New Health Minister Kwon Deok-cheol said in a press briefing Sunday afternoon, “While the trend of rapid spikes in cases has been blunted somewhat, the situation continues to remain serious as there is no clear sign of reversal [of the trend].”
There were 15 additional fatalities reported, raising the total death toll to 808.
This was a slight drop in coronavirus cases from 985 patients on Wednesday, a daily record of 1,241 on Thursday and 1,132 on Friday. However, fewer Covid-19 tests are conducted over the weekend.
There was an average of 999 domestic cases in the past week, according to the Central Disease Control Headquarters Sunday, and a weekly average of 690 in the Seoul metropolitan area.
Prime Minister Chung Sye-kyun said in an interagency coronavirus response meeting earlier Sunday, “The special measures that we are already implementing include quarantine policies that are even tougher than that of Level 3 social distancing.”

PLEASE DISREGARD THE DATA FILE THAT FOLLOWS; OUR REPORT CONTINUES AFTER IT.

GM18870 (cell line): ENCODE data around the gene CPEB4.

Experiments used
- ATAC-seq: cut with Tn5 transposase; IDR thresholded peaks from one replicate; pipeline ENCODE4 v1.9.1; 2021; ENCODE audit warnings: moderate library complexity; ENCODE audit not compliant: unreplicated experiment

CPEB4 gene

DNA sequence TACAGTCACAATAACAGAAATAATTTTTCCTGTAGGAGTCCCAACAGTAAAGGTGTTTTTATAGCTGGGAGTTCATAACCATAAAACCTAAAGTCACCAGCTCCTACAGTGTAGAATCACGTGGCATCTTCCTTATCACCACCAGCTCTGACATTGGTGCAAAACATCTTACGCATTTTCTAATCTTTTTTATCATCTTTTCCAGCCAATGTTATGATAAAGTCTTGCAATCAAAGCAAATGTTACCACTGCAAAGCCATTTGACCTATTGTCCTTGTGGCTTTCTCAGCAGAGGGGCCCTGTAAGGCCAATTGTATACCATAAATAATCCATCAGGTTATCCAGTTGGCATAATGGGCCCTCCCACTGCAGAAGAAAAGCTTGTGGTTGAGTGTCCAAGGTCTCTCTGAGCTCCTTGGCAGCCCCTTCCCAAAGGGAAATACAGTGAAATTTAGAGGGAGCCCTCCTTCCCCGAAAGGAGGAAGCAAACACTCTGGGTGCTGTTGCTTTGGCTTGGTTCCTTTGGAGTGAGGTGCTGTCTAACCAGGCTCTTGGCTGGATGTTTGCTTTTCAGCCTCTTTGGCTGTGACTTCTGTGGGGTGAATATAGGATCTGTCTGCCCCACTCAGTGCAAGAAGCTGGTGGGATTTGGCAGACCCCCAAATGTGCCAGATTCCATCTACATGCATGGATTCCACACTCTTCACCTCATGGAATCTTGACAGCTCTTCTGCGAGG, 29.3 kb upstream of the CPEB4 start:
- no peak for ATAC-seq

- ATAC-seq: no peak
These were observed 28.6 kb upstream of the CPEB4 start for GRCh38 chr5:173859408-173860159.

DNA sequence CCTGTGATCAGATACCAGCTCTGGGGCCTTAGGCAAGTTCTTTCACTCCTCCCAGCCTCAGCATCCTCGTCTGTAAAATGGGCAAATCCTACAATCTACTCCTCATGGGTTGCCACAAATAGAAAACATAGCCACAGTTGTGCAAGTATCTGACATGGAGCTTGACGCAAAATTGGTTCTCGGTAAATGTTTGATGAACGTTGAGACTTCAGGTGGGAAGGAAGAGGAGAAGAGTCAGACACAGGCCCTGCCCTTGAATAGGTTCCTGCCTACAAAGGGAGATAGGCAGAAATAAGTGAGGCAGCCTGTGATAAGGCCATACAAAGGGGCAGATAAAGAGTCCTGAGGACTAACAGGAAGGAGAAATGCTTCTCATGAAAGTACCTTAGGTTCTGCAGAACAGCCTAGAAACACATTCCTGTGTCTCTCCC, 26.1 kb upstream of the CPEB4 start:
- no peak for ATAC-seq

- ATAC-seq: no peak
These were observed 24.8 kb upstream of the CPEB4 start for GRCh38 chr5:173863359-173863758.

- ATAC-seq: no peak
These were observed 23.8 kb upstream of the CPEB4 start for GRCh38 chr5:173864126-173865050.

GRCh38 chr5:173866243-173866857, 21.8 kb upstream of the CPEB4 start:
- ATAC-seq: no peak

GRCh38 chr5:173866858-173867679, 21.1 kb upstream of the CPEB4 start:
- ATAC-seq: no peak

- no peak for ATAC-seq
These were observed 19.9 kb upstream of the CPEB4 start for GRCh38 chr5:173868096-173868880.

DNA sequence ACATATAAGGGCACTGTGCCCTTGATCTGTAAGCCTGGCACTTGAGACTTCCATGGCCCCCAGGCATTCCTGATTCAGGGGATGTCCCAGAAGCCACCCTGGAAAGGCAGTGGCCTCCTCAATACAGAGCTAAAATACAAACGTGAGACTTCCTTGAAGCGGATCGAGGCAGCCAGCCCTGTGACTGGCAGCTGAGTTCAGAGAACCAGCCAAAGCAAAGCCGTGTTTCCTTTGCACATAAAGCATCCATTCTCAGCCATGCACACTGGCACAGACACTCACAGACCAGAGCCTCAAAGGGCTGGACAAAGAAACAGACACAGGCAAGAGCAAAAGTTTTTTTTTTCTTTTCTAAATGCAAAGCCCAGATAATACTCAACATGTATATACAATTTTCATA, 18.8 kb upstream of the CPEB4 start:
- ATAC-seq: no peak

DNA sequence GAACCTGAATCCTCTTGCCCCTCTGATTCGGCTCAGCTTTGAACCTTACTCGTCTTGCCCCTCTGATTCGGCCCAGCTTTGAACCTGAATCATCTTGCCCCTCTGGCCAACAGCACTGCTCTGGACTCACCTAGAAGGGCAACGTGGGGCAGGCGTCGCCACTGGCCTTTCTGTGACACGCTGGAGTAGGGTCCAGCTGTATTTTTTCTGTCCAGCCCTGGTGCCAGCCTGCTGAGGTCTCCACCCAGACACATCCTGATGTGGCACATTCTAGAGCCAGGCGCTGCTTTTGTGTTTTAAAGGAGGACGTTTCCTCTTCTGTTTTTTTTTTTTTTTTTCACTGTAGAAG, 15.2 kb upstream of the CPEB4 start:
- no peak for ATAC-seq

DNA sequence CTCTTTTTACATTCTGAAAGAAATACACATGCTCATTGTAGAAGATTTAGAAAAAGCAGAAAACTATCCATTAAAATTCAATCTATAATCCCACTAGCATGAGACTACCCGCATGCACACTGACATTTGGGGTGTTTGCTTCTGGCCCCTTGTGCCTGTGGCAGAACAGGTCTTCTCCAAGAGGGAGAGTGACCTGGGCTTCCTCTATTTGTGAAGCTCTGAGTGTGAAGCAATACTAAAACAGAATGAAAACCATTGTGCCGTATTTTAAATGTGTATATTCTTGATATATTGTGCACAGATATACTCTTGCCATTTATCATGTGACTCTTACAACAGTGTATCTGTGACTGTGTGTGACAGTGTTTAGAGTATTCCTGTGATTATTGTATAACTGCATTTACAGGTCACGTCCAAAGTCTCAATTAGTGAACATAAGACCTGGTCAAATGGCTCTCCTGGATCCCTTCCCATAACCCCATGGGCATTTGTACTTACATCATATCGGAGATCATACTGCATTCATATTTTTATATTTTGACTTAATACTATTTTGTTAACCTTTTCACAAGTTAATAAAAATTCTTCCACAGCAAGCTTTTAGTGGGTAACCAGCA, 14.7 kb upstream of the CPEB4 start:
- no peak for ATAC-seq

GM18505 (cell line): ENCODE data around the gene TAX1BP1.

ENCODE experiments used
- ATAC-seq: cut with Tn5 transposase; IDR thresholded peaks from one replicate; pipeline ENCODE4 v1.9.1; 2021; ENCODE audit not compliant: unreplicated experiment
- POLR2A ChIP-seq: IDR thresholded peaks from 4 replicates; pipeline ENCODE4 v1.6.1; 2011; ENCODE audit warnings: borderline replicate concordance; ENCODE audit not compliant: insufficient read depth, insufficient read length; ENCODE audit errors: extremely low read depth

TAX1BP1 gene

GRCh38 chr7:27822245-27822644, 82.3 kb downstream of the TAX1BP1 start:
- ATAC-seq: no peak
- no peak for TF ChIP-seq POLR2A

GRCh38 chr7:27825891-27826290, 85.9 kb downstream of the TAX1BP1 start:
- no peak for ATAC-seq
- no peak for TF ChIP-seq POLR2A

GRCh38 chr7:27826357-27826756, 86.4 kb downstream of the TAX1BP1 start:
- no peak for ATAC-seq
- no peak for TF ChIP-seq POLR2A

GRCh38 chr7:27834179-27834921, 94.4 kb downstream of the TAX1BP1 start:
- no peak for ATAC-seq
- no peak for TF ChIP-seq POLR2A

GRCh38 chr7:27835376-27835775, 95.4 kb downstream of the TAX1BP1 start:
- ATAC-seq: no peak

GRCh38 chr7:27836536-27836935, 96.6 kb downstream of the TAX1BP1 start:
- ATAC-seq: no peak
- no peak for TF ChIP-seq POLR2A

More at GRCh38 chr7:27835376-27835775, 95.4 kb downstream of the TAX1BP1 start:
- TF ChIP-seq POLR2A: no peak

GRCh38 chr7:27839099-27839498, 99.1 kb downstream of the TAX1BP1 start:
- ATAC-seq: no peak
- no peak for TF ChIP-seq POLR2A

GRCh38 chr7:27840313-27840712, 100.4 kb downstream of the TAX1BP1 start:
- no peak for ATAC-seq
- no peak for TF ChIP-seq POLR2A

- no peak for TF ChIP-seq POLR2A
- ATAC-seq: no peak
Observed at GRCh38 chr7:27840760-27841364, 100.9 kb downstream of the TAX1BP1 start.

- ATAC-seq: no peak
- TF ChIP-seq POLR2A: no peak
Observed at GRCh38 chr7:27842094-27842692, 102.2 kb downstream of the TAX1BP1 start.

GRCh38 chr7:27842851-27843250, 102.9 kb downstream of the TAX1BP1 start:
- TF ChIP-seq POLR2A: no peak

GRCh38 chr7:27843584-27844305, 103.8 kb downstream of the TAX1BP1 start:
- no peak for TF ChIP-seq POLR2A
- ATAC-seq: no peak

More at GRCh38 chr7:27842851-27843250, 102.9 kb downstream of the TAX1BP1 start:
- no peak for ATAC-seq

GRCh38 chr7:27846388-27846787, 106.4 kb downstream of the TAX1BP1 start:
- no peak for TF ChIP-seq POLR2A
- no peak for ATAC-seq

He added, “The key to containing the spread of infections is for each of us to properly put into practice social distancing regulations in our daily lives."
Under Level 2.5 measures, gatherings of over 50 people are banned, while Level 3 bans gatherings of over 10. The special measure banning gatherings of more than five is stricter than these regulations.
Members of the ruling Democratic Party (DP), government and Blue House held a meeting to discuss virus responses and an additional coronavirus emergency relief package, including grants of up to 3 million won ($2,700) to small business owners. They also addressed public concerns about vaccine procurement and when inoculations will begin.
Noh Young-min, the presidential chief of staff, said during the meeting at the National Assembly that the first doses of Covid-19 vaccines will be given in February to medical workers and the elderly.